Throughout the years, Cyberport has attracted many local and overseas ICT companies to establish their business there. As at February 28, 2014, 35% of Cyberport's tenants are non-local, and some of them are large-scale multi-national ICT companies. Moreover, Cyberport actively nurtures ICT talents through its incubation programme, which provides various kinds of support to help startups develop products and strengthen business operations, thereby enhancing their competitiveness in the commercial market. As at the end of February 2014, a total of 219 startups have joined Cyberport's incubation programme, many of which have become successful business undertakings and won investors' recognition. The investment funding they have attracted exceeds $100 million in total. Furthermore, they have won a total of 133 awards in various renowned local and international competitions. Many of them have also succeeded in gaining foothold in overseas markets.
In addition, Cyberport is proactive in leveraging on state-of-the-art technologies and cutting-edge technological tools to help the industry grasp market opportunities and provide an environment conducive to the development of the local technology industry. For example, Cyberport launched the Cyberport Community Cloud in 2013 to offer convenient, user-friendly and self-provisioning cloud services for its tenants and subscribers, so as to facilitate them to deploy scalable resources having regard to their actual demands, with a view to enhancing cost-effectiveness as well as expediting the research and development of applications and new products. In 2013, Cyberport also expanded the Digital Cinema Exchange (DCX) network and service (e.g. 2D-3D real-time conversion) to bring the latest technology of digital cinema to the local film industry, generating opportunities for cinema operators and enhancing the viewing experience of audiences. As at the end of February 2014, 136 digital screens, representing 70% of 193 digital screens in Hong Kong, have been connected to the DCX network with over 80 live events delivered. On driving ICT adoption, Cyberport has organised many major events with a view to facilitating exchanges with talents from around the world, promoting Hong Kong as a knowledge-based digital economy, and stimulating youngsters' interest in the ICT industry.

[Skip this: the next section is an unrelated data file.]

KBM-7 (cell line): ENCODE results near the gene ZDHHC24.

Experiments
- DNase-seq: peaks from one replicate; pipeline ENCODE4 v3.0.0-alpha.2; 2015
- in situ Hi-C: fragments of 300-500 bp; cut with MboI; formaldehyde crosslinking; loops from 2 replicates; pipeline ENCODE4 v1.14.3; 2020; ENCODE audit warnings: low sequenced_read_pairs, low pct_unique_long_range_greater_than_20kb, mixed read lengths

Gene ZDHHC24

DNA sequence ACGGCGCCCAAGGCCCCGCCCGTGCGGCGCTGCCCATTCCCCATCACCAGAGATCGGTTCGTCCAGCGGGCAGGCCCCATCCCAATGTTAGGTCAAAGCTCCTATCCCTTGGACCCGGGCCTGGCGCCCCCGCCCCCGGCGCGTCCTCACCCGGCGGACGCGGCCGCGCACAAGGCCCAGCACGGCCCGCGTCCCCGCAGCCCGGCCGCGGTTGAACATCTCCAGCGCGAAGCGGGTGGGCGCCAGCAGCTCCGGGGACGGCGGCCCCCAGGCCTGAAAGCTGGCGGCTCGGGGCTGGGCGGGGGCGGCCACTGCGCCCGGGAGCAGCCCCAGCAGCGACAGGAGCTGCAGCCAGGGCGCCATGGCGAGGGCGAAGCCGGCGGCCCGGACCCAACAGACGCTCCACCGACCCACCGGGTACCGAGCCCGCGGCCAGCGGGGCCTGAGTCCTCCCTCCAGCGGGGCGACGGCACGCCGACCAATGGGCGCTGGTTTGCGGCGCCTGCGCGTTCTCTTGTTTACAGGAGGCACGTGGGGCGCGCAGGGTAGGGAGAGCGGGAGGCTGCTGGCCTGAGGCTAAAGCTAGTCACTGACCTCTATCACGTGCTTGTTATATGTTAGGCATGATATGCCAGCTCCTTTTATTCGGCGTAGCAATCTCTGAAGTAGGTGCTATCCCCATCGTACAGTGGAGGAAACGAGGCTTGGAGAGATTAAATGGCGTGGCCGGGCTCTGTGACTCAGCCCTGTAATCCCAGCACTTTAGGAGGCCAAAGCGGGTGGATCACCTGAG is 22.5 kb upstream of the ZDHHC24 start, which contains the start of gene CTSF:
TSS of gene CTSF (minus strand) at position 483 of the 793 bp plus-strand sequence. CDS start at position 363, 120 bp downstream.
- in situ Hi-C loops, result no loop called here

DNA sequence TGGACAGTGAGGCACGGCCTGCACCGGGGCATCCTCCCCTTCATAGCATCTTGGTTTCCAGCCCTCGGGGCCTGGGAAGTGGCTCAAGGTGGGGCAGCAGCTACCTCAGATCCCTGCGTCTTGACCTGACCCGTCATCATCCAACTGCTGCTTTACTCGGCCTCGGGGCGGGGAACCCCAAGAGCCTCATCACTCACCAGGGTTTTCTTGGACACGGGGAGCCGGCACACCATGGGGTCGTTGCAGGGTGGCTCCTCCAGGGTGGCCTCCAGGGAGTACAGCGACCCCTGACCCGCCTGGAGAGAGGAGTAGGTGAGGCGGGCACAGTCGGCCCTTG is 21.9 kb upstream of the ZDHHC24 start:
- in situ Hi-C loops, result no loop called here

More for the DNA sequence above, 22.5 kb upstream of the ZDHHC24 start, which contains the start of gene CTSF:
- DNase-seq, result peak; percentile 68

These achievements show that Cyberport is actively fulfilling its function as ICT flagship of Hong Kong, and has made significant contributions towards promoting the development of the local technology industry. Cyberport has dedicated $100 million in the past three years to its public mission programmes. In the next three years, Cyberport will enhance its public mission work and double the expenditure on public mission activities to $200 million.
(5) While the positioning and objectives of Cyberport and Science Park are clear and well-defined, they also co-operate with each other closely. Cyberport focuses on creating a cluster of ICT companies in Hong Kong, particularly those engaging in technology application including mobile applications, digital entertainment and cloud computing applications, etc. On the other hand, Science Park mainly attracts technology-intensive companies for conducting research and development so as to promote the development and adoption of technology in the local industrial sector. Science Park's tenants cover various technological areas, including biotechnology, precision engineering, green technology, electronics, information technology and telecommunications, etc. Cyberport and Science Park maintain close communication and liaison with a view to achieving synergy and complementing each other's strengths in various areas, thus generating more development opportunities for the industry.
(6) In 2012-13, the operating revenue (excluding the project income from the residential development) of the Cyberport Companies was $407 million, chiefly from rentals and management fees of the offices and arcade, profits from hotel operation, and income from providing IT facilities and services, etc.
In 2000, the Government entered into the Cyberport Project Agreement with the developer. Under the Project Agreement, the developer was responsible for the design, development, construction and marketing of the Cyberport Project. The Project comprises the Cyberport Portion (i.e. four office buildings, one hotel and one arcade) and the Residential Portion. The Cyberport Portion was completed and returned to the Government in 2004, while the Residential Portion was completed in 2008. All residential units were sold in 2013. As the developer had largely fulfilled all obligations under the Project Agreement, the Government has initiated discussion with the developer on project completion pursuant to the Project Agreement. Since the developer has no involvement in the operation of the Cyberport Portion, completion of the Project will not affect Cyberport's operation and development.
Wednesday, April 9, 2014
Issued at HKT 14:55